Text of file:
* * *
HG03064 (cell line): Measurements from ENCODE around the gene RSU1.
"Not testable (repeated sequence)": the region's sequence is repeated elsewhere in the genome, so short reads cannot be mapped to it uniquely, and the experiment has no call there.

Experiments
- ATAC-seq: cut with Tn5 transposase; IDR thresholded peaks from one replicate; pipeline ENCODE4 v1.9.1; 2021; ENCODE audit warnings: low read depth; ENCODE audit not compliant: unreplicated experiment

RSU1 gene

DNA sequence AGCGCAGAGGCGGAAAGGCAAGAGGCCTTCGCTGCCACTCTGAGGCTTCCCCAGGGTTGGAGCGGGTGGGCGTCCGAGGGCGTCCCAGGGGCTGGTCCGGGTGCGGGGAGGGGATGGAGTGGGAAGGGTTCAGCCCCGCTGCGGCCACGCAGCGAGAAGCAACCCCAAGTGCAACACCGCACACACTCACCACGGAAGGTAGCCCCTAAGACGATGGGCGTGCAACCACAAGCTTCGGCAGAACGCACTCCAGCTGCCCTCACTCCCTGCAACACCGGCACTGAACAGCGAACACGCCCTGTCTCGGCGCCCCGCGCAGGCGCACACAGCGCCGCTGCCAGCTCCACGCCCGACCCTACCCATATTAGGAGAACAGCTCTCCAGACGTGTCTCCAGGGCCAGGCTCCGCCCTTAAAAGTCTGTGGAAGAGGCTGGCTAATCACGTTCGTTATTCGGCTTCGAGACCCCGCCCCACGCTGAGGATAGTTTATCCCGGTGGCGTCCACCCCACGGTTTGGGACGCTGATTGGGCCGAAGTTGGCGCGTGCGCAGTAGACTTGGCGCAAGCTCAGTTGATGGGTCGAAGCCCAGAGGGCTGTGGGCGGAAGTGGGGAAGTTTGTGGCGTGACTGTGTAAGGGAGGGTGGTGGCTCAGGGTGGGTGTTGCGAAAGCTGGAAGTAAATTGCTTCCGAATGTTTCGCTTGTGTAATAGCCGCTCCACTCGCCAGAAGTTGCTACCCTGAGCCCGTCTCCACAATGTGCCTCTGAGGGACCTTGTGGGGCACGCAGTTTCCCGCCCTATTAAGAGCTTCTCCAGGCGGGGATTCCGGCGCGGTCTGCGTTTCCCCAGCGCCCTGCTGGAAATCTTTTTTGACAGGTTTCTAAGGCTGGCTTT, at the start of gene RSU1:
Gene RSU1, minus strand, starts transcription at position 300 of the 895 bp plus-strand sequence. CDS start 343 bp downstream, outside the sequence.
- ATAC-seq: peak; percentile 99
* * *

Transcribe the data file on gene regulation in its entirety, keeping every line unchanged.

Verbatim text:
HG03064 (cell line): Measurements from ENCODE around the gene RSU1.
"Not testable (repeated sequence)": the region's sequence is repeated elsewhere in the genome, so short reads cannot be mapped to it uniquely, and the experiment has no call there.

Experiments
- ATAC-seq: cut with Tn5 transposase; IDR thresholded peaks from one replicate; pipeline ENCODE4 v1.9.1; 2021; ENCODE audit warnings: low read depth; ENCODE audit not compliant: unreplicated experiment

RSU1 gene

DNA sequence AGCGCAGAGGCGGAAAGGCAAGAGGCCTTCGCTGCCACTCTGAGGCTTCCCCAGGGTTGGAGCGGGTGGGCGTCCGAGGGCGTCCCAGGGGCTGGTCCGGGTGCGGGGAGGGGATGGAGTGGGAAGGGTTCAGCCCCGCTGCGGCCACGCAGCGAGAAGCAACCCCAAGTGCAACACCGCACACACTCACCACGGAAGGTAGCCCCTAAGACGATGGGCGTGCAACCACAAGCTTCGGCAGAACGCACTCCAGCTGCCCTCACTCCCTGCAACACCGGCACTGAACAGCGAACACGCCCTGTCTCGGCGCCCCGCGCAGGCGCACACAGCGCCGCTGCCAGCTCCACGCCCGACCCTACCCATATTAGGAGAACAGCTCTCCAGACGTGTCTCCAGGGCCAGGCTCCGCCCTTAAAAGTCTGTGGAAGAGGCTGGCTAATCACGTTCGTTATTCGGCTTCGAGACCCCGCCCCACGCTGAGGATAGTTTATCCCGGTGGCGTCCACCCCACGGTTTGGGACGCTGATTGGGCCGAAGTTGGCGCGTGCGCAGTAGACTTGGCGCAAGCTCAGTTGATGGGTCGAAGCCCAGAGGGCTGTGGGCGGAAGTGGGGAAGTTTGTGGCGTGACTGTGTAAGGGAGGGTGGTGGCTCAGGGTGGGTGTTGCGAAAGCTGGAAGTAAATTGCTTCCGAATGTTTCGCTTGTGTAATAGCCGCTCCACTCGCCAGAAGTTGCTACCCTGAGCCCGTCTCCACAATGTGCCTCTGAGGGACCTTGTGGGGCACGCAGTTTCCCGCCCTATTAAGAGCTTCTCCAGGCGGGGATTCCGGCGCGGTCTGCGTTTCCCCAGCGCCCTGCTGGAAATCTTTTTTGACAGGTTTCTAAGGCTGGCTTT, at the start of gene RSU1:
Gene RSU1, minus strand, starts transcription at position 300 of the 895 bp plus-strand sequence. CDS start 343 bp downstream, outside the sequence.
- ATAC-seq: peak; percentile 99